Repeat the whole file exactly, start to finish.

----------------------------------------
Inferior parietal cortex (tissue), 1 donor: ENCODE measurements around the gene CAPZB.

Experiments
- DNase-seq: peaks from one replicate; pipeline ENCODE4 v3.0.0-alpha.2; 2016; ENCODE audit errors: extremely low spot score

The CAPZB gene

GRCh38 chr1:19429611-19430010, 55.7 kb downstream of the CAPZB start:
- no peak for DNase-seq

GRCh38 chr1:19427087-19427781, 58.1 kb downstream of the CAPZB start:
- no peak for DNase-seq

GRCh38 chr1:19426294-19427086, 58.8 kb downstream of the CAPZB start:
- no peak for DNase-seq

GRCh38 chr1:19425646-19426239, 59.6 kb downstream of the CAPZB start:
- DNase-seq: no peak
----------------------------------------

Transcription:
Inferior parietal cortex (tissue), 1 donor: ENCODE measurements around the gene CAPZB.

Experiments
- DNase-seq: peaks from one replicate; pipeline ENCODE4 v3.0.0-alpha.2; 2016; ENCODE audit errors: extremely low spot score

The CAPZB gene

GRCh38 chr1:19429611-19430010, 55.7 kb downstream of the CAPZB start:
- no peak for DNase-seq

GRCh38 chr1:19427087-19427781, 58.1 kb downstream of the CAPZB start:
- no peak for DNase-seq

GRCh38 chr1:19426294-19427086, 58.8 kb downstream of the CAPZB start:
- no peak for DNase-seq

GRCh38 chr1:19425646-19426239, 59.6 kb downstream of the CAPZB start:
- DNase-seq: no peak